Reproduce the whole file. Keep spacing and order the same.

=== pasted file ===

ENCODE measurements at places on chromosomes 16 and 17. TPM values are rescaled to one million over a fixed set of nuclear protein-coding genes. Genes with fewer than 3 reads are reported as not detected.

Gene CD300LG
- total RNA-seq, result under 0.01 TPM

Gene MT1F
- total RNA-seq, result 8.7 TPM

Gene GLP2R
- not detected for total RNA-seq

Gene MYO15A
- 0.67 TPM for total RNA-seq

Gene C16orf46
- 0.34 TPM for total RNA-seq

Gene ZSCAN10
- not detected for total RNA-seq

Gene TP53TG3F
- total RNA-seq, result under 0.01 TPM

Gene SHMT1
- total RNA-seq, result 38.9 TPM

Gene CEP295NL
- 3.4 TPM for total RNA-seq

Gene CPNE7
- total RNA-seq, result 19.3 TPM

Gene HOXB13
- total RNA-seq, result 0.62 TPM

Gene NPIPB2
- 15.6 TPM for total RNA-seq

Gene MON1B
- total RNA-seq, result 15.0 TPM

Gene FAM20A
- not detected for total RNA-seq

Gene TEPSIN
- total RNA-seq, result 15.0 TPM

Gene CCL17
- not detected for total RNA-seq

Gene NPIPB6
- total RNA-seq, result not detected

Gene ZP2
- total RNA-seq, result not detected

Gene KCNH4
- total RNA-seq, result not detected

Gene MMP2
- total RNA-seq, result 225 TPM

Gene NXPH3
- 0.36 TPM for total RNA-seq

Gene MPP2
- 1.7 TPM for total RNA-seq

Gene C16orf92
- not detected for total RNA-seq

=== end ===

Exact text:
ENCODE measurements at places on chromosomes 16 and 17. TPM values are rescaled to one million over a fixed set of nuclear protein-coding genes. Genes with fewer than 3 reads are reported as not detected.

Gene CD300LG
- total RNA-seq, result under 0.01 TPM

Gene MT1F
- total RNA-seq, result 8.7 TPM

Gene GLP2R
- not detected for total RNA-seq

Gene MYO15A
- 0.67 TPM for total RNA-seq

Gene C16orf46
- 0.34 TPM for total RNA-seq

Gene ZSCAN10
- not detected for total RNA-seq

Gene TP53TG3F
- total RNA-seq, result under 0.01 TPM

Gene SHMT1
- total RNA-seq, result 38.9 TPM

Gene CEP295NL
- 3.4 TPM for total RNA-seq

Gene CPNE7
- total RNA-seq, result 19.3 TPM

Gene HOXB13
- total RNA-seq, result 0.62 TPM

Gene NPIPB2
- 15.6 TPM for total RNA-seq

Gene MON1B
- total RNA-seq, result 15.0 TPM

Gene FAM20A
- not detected for total RNA-seq

Gene TEPSIN
- total RNA-seq, result 15.0 TPM

Gene CCL17
- not detected for total RNA-seq

Gene NPIPB6
- total RNA-seq, result not detected

Gene ZP2
- total RNA-seq, result not detected

Gene KCNH4
- total RNA-seq, result not detected

Gene MMP2
- total RNA-seq, result 225 TPM

Gene NXPH3
- 0.36 TPM for total RNA-seq

Gene MPP2
- 1.7 TPM for total RNA-seq

Gene C16orf92
- not detected for total RNA-seq